By Eliana Barriga
Publisher and Managing Editor for The Retail Observer
A man and his young daughter were at a farmer’s market. The daughter asked if they could get fresh apples, so the dad bought two and handed them to his daughter while he put his change away. He asked the daughter if he could have one of the apples, and the girl quickly took a bite from one apple. Before he could say anything, she took a bite from the second apple. The dad was surprised and disappointed that his daughter acted so greedily, but at that moment, the daughter handed him an apple and said, “Here, Daddy, take thisone.It’s sweeter and juicier!” —author unknown
This story illustrates how the snap judgments can be so inaccurate, as they are influenced by our own perspective and experiences. What came to the father’s mind first (2 apples + 2 bites = greedy) wasn’t the case at all, and by the father simply observing his daughter and not reacting immediately on his first impression, he was able to experience his daughter’s generous nature. Had he acted on his impulse, the scenario could have turned out poorly, perhaps a confrontation that could have affected the relationship.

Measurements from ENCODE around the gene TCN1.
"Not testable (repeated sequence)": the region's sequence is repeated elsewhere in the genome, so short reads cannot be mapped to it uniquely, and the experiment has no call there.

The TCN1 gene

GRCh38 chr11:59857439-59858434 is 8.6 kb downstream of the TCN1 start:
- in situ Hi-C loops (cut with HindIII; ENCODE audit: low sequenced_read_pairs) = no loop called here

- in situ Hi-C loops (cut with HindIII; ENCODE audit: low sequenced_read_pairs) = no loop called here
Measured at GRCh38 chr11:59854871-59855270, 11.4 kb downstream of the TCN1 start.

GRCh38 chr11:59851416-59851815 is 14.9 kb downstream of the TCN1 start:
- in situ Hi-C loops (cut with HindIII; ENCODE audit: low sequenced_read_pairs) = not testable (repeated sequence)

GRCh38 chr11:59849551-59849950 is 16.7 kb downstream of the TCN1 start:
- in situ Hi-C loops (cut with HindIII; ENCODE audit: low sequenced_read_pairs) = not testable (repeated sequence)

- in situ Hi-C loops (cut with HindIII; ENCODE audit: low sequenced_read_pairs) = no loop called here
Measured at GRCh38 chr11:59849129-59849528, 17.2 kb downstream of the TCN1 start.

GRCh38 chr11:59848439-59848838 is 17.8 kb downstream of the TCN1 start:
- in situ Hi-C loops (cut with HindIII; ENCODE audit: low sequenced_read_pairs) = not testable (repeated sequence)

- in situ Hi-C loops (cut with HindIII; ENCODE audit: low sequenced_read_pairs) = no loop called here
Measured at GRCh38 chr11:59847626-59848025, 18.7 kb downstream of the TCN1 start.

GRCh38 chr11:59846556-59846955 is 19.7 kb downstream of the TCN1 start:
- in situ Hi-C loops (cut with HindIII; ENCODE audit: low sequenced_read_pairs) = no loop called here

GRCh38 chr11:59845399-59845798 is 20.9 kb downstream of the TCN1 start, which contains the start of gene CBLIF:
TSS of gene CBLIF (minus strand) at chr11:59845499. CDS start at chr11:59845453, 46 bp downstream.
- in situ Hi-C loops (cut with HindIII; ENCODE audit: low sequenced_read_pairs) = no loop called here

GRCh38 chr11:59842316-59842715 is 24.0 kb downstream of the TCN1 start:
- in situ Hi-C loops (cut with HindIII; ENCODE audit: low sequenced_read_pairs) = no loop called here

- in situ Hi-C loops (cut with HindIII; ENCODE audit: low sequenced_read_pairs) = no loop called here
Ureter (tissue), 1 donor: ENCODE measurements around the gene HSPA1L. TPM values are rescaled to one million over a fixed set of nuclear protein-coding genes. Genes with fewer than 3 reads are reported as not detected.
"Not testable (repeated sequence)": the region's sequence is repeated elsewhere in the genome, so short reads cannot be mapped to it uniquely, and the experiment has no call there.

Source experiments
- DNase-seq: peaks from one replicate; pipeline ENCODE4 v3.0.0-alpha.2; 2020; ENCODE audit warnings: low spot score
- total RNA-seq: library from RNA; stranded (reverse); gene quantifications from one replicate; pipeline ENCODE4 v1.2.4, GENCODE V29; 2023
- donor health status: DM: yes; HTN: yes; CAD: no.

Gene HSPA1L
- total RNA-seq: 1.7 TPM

I am guilty of snap judgment myself on occasion, and when I do, I need to remind myself: “What else could this mean-how could I be misreading this?” The trick for me is to remember this in the moment!
How often do we make snap judgments with our customers, our co-workers, or our employees, perhaps immediately acting (or overreacting), versus taking time to respond and clarify? Have you ever noticed a questionable action of an employee, taken it wrong and admonished them, only to find out that the employee took the best action given the circumstances? If we allow those situations to just play out a bit to see where it is going, we gain a wider perspective of, “That’s not what I would’ve done, but I can see the intention, and it works.” By embracing a more patient response, we can learn from others’ thought processes and increase our ability to communicate more effectively.
Here’s the way I see it: Never jump to conclusions because you never know where it might take you.